Dan Ellis’ Blog: The long road to the NHL


Making it to the NHL was a long road for me. You always push for it as a player; you never give up, but for me it was a long road. 

In fact, getting into college was a long haul. It took me four years of junior hockey just to finally get a bite of a college scholarship (from the University of Nebraska-Omaha).

The same year I got my scholarship, I also got drafted by Dallas. I had told myself I’d give it one last shot to either move on to college hockey or maybe to get drafted, and things worked out. After being drafted, I spent another four years in the minors traveling around the ECHL and the American League.

When Mike Smith and I were with Dallas, the Stars talked a lot about how one of us was going to stay up and one was going to be sent down, that we were going to rotate and both get a lot of experience. Smith and I had a great competition. We were great friends – and still are; we still keep in touch – and now it’s neat for both of us to look at our new situations. Before, we were competing to be a No. 2 and a No. 3 guy; now, we’re both No. 1s with different teams in different cities.

In the summer of 2007, my agent and I sat down and looked at the teams where we thought there might be opportunities. I think when you’re getting older, it’s not just about the money. After getting to the NHL, you want to find a team with which you might be able to move up the ladder quickly, whether it’s through a lack of experience, injuries or whatever. We targeted a few teams we thought might give me a chance to be called up to the NHL later in the season, or maybe had some injury situations.

It worked out pretty quickly; I signed with Nashville on the second day of free agency. They gave me that chance right out of camp; it was just such a blessing. I was in a situation where I went into camp with two unproven goalies vying for the backup spot, Pekka Rinne and myself. We both had very strong camps. I felt like I did fairly well in the exhibition games and in the end I think they felt I got off to a quicker start than Pekka. They decided to give me that initial shot and after waiting so long to finally get to the NHL – I was 27 at the time and am now 28 – hearing the words “We’re going to keep you” was a tremendous feeling and just an unbelievable experience.

I was fortunate and blessed to be able to get an opportunity in Nashville and make the team out of camp; I guess all the pieces just kind of fell into place over the course of the season.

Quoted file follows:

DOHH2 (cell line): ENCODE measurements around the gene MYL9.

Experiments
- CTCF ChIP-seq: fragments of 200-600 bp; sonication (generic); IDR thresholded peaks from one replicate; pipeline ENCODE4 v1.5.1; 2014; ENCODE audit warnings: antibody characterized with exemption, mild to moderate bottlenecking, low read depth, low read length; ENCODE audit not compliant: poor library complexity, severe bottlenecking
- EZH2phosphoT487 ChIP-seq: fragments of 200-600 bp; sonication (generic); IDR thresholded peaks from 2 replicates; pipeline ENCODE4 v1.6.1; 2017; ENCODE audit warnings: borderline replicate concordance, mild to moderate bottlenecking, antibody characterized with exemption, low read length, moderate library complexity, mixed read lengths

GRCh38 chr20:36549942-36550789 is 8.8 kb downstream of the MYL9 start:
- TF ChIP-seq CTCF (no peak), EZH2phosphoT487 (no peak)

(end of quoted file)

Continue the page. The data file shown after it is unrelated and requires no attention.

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Last season we were really counted out by a number of people. We realized we were underdogs the entire season and we never wanted to use that as an excuse, we wanted to prove people wrong and play to our full potential. We realized there was never going to be an easy night for our team, but when you come together as a group, you can do a lot of great things.

I think that’s what we were able to do. We put a good stretch drive together and won a bunch of games. We got into the playoffs and really gave Detroit the best run we possibly could. It just happened we were one of the more difficult opponents they had in their quest for the Stanley Cup.

It was a good feeling for us, so I think we can take the confidence we had from last year and build on it, seeing as we have almost the same group. We’ve lost Marek Zidlicky, Chris Mason and Alexander Radulov, but I think we’ve added some good young guys.

This Patric Hornqvist guy is going to be an excellent player; he has really showed a lot of skill and talent so far. I think our young guys have gained that extra year of experience and that goes a long way. 

I’m big on setting goals – short-term goals, medium-term, long-term. Obviously for the short-term you focus on those first five to 10 games. You want to get out to a great start, really establish yourself as the starting goaltender and give your team the confidence that they’ve chosen the right person for the job. You want to prove you’re able to handle the task and also just get off to a good start so the team isn’t digging itself out of a hole right away.

Team goals are the same. We want to get off to a great start. There are a lot of teams in our division that have picked up marquee players. But we just have to continue to do what we do best: play within ourselves and play as a group.

Dan Ellis was drafted 60th overall by Dallas in 2000, but played just one NHL game before hooking on with Nashville at the start of last season. By the end of the 2007-08 campaign, Ellis had taken over as the No. 1 and started for the Preds against Detroit in the first round of the playoffs.